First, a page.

Analysis Of ' The Double Theft ' Essay

Analysis Of ' The Double Theft ' Essay

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In trying to determine is a story is an urban legend or not, there are several different topics examined within the contents of the story. One of these is regarding how long the story has been around, for stories that are modern are what we consider urban legends and not folktales. A tale that has been around for a significant period of time, but what we would still consider ‘modern’ is “The Double Theft” from The Criminal Mind chapter. In this story, the beginning sentence is, ‘This “true” story was told to me back in 1970 in Silver Spring, Maryland” (Harold, 308). In this, it actually lists the year that the author originally heard the rumor, giving it the credit of being recent enough to count as an urban legend.
Another story that fits the ‘modern’ time span is from the Human Nature chapter of the text. Known as the Trained Professor story set, one version of the story as told by a librarian from the University of California, took place in 1978 (Harold, 326). Given that this as well labels the exact year the story was told, it falls under the criteria of if it is recent enough.
The phrase ‘friend of a friend’ means that the original source of the story is both unreliable and distant enough that it allows some personal flexibility in conveying the story to someone else. As mentioned previously, the story known as “The Double Theft” also fits this standard, for in the second sentence the exact words, “This woman, a friend of my friend who told the story… “(Harold, 308). Not only does having the original source someone distantly related help for interpreting and exaggeration of the story, but it also keeps the teller from being held responsible. The story “Indecent Exposure” from the Criminal Minds chapter has another very clo...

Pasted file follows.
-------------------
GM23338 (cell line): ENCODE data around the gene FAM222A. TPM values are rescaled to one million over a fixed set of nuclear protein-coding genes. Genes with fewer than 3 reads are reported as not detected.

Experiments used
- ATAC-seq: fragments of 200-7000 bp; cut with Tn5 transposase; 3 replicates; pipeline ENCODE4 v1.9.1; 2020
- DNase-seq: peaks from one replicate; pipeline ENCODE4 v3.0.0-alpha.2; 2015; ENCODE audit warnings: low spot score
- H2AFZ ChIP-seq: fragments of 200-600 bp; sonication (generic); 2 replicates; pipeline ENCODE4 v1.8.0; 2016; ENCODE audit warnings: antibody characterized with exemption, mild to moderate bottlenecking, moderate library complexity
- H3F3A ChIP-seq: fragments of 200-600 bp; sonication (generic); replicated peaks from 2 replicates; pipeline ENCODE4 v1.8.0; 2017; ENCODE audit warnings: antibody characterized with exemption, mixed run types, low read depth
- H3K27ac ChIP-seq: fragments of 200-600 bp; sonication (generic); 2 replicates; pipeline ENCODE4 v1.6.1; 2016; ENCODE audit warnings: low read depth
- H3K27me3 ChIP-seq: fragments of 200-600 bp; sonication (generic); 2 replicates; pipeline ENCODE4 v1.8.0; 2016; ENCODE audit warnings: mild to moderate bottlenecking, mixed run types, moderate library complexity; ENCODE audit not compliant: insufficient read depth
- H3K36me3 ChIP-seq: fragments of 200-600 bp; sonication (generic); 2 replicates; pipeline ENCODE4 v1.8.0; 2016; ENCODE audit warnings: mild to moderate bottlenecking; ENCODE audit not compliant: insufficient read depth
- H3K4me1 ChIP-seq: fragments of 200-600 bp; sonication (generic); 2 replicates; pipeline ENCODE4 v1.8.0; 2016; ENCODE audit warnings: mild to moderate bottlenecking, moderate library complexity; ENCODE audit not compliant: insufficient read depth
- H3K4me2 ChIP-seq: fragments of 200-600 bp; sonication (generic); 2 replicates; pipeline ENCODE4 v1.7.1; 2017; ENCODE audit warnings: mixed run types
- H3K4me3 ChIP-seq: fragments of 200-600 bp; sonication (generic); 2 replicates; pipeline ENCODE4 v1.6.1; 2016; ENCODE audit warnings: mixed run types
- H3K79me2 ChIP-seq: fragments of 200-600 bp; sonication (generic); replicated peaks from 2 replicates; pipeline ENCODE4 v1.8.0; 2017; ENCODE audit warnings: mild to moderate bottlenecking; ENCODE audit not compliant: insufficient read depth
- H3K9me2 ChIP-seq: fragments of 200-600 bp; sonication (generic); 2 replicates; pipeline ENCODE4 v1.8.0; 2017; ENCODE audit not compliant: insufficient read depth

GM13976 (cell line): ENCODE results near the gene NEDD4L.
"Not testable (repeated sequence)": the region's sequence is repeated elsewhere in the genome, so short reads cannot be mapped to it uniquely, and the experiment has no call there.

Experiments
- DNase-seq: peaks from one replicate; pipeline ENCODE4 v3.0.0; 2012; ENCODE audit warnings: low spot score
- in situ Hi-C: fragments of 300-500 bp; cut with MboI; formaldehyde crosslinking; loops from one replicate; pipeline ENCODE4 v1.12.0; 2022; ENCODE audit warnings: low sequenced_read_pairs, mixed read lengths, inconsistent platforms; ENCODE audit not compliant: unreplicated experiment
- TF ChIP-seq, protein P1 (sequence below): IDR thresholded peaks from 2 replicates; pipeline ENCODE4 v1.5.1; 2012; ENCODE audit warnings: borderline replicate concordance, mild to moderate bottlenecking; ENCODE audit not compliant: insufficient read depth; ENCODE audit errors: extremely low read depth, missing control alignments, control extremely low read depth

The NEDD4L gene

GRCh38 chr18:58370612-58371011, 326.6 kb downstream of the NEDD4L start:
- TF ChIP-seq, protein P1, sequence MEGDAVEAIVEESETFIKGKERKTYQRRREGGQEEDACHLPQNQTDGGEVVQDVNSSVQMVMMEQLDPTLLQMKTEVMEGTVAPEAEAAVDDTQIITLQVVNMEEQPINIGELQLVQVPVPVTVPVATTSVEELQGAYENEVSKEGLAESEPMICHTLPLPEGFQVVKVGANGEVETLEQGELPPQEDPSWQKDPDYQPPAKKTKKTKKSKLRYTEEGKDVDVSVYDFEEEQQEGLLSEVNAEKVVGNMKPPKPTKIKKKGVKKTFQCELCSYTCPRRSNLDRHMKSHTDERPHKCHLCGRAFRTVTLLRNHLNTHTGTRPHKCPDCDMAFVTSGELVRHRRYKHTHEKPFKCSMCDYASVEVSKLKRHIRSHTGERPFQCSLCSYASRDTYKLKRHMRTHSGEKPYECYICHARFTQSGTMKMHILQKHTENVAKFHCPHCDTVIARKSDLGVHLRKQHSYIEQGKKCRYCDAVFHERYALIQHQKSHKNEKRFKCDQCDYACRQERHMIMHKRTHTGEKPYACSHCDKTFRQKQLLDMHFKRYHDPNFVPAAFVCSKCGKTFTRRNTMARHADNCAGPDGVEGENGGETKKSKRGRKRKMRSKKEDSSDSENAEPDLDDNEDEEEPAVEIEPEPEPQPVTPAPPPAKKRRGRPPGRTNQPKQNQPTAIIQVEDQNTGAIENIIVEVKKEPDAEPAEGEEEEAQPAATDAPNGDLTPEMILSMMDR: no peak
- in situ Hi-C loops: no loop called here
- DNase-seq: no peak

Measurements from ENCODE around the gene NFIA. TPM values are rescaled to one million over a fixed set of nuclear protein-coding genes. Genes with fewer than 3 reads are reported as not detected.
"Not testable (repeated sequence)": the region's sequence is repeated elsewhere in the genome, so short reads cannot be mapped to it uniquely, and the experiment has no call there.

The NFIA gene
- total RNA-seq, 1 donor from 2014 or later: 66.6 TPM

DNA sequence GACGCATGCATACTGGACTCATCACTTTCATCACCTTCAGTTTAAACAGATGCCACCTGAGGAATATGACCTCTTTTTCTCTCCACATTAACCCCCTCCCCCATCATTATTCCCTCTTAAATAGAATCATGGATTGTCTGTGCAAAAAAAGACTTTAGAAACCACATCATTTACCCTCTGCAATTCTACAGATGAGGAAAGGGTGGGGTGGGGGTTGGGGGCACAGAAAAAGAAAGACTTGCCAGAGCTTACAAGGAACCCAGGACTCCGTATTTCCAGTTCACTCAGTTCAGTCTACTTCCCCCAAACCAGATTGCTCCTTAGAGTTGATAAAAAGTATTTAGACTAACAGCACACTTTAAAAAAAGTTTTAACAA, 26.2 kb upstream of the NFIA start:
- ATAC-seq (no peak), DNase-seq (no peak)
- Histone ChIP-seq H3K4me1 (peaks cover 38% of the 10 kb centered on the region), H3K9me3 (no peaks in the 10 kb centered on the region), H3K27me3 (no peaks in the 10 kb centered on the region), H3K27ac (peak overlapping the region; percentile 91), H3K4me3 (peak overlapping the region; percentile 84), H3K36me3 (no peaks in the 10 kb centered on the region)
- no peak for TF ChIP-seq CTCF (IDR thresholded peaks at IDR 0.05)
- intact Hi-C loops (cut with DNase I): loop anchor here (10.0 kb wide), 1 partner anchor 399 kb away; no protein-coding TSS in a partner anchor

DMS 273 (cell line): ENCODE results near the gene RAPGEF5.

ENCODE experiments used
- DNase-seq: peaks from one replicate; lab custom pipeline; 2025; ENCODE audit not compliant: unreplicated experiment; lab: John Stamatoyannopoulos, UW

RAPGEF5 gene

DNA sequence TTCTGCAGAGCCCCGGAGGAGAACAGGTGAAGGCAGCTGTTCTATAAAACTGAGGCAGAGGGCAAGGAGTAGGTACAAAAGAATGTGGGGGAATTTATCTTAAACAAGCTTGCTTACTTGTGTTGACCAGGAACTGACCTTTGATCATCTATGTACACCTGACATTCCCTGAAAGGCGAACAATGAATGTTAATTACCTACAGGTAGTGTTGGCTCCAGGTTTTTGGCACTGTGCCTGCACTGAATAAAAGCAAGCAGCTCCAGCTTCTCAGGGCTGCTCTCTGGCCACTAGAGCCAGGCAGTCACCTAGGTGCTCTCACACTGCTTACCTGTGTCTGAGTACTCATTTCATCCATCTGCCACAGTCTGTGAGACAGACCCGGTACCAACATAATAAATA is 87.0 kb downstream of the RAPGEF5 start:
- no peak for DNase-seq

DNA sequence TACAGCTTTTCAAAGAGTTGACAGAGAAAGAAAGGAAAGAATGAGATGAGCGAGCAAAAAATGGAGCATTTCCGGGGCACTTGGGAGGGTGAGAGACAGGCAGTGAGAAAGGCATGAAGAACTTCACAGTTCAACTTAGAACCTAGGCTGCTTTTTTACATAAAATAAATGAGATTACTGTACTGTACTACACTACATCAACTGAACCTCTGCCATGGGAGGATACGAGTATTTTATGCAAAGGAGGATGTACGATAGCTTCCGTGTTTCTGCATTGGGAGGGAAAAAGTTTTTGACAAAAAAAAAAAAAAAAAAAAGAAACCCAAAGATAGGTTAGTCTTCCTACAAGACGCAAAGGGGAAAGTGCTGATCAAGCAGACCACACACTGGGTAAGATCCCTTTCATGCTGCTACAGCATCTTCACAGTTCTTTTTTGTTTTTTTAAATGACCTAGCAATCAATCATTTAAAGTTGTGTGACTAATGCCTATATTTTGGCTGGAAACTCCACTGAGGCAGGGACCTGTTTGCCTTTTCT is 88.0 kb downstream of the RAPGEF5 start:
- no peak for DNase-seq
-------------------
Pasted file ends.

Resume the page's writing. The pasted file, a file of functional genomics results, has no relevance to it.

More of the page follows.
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...True” Urban Legend chapter, a number of the stories have truth to them. A quite astonishing example of this is “The Unsolvable Math Problem” where a student thinking that he was turning his homework in late, apologized to his professor. However, the problems were classic ‘unsolvable’ examples that he had managed to solve (Harold, 452-453). Harold states a few clarifications regarding the specifics of the story, such as names, jobs, and involvements. One that’s less impressive is “The Pregnant Shoplifter” (451-452) event where a woman was accused of smuggling some item under her clothes, when in fact she was just swollen with child. She then goes to sue the company for a large sum of money. These details are clarified by information sent in by others, leading to the truth that a Ms. Nelson was indeed accused of shoplifting, and tried to press charges but to no avail.

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